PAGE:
Pritzker—whose cousin Jennifer is transgender—pledged his support for the LGBT community early on, frequently citing his mother's support of LGBT-rights as his inspiration. Shortly before the primaries, he told Windy City Times that, "We've got to stop the rise of anti-LGBTQ hate crimes. We've got to pass budgets that fund programs like the AIDS Drug Assistance Program, PrEP for Illinois, HIV testing, anti-bullying initiatives, and health and safety programs in the LGBTQ community. The budget of the state of Illinois is a moral document that speaks to the values of our government. The values of our government ought to be standing up for the LGBTQ community."

State Rep. Kwame Raoul also won his bid to replace Attorney General Lisa Madigan, who is stepping down from her post, against attorney Erika Harold; Raoul netted 54.5 percent of the vote while Harold received 42.9 percent. Raoul defeated an enormous field of Democratic opponents in the primary and fought hard against Harold, receiving a last-minute cash infusion from Speaker Madigan. Libertarian Bubba Harsy also ran for the attorney general post and received 2.6 percent of votes.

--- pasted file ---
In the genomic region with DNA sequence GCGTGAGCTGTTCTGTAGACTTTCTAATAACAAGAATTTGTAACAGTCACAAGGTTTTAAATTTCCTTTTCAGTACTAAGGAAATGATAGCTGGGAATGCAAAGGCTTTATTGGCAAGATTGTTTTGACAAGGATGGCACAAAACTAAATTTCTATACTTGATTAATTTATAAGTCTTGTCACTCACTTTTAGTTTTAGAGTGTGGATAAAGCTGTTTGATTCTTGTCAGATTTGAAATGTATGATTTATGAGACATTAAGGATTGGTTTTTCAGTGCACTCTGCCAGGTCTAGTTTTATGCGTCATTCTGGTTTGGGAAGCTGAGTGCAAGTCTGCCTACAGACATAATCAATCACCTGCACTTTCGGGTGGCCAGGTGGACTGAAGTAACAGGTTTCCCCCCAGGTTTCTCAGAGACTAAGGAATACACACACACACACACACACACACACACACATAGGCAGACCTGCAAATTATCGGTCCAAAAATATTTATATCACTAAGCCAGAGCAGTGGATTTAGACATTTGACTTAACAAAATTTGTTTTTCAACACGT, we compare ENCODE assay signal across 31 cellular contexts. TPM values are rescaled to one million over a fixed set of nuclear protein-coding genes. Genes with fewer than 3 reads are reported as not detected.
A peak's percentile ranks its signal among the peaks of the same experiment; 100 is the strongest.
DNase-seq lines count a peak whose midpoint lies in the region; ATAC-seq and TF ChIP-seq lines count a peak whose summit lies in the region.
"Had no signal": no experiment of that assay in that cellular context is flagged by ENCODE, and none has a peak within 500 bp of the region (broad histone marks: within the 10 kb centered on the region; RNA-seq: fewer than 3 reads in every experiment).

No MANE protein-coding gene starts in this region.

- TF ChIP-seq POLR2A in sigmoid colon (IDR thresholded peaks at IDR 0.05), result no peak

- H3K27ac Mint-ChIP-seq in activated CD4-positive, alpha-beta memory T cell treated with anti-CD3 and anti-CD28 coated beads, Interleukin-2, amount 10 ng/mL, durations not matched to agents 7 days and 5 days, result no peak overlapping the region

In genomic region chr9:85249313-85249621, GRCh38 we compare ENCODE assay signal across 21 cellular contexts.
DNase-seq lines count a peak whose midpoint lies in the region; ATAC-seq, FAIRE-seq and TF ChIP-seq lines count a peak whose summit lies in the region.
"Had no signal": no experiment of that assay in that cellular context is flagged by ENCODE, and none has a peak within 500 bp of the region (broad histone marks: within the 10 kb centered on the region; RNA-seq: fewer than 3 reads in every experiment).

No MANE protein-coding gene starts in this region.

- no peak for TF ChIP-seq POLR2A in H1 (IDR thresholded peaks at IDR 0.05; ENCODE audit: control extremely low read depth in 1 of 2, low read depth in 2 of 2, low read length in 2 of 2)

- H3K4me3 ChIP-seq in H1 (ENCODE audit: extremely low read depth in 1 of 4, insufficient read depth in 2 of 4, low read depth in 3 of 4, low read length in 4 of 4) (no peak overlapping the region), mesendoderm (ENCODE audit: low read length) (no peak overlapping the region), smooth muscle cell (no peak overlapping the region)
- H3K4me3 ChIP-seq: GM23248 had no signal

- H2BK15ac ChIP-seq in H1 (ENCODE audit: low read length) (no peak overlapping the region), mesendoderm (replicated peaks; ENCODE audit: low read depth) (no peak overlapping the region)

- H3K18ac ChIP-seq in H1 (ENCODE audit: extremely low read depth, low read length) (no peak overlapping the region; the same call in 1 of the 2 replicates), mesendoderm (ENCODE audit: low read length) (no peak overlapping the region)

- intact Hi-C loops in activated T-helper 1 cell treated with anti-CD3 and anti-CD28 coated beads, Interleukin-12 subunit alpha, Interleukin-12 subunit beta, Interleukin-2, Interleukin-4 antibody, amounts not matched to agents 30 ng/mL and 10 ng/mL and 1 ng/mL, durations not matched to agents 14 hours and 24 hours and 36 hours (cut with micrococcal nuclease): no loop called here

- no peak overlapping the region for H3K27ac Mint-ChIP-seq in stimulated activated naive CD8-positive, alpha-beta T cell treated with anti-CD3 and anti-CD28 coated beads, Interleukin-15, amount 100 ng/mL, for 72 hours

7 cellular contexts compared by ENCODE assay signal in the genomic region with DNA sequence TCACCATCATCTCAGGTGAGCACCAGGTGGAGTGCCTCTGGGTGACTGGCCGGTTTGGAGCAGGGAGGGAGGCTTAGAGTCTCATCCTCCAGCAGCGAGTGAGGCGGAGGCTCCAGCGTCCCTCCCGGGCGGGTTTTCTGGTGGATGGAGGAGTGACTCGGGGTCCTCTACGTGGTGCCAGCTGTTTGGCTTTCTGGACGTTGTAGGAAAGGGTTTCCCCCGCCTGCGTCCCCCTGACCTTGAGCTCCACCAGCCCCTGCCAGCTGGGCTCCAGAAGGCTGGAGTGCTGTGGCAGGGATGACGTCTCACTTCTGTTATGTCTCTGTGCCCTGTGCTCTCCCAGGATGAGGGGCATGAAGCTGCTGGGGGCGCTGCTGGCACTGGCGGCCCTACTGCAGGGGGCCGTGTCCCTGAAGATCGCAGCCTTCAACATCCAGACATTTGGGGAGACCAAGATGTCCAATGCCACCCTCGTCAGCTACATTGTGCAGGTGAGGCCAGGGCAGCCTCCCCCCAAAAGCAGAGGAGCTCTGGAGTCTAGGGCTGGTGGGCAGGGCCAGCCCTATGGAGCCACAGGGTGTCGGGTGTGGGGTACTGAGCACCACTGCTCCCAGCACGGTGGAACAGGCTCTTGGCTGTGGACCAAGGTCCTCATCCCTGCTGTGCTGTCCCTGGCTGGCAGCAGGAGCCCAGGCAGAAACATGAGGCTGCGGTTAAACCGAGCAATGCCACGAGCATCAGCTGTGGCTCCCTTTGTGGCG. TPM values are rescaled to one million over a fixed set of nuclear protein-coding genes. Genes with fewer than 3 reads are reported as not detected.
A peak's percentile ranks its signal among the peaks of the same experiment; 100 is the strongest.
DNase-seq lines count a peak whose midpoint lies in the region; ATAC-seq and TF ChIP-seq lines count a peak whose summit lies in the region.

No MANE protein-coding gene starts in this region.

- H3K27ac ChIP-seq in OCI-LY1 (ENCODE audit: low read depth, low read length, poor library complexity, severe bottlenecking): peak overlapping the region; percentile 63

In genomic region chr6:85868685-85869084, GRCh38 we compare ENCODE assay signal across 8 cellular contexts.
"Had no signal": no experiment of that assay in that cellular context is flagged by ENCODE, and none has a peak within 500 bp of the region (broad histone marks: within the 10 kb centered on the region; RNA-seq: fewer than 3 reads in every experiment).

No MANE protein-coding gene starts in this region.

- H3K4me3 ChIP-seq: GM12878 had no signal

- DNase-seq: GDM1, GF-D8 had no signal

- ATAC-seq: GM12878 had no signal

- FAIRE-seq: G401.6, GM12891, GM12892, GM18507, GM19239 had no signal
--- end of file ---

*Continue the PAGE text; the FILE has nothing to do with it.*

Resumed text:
In his victory speech, Raoul spoke of how his mother inspired him by her unwavering support of a family member who had come out as gay: "She taught me that love is love, and that you should be able to marry who you want, and that we should be strengthened by that."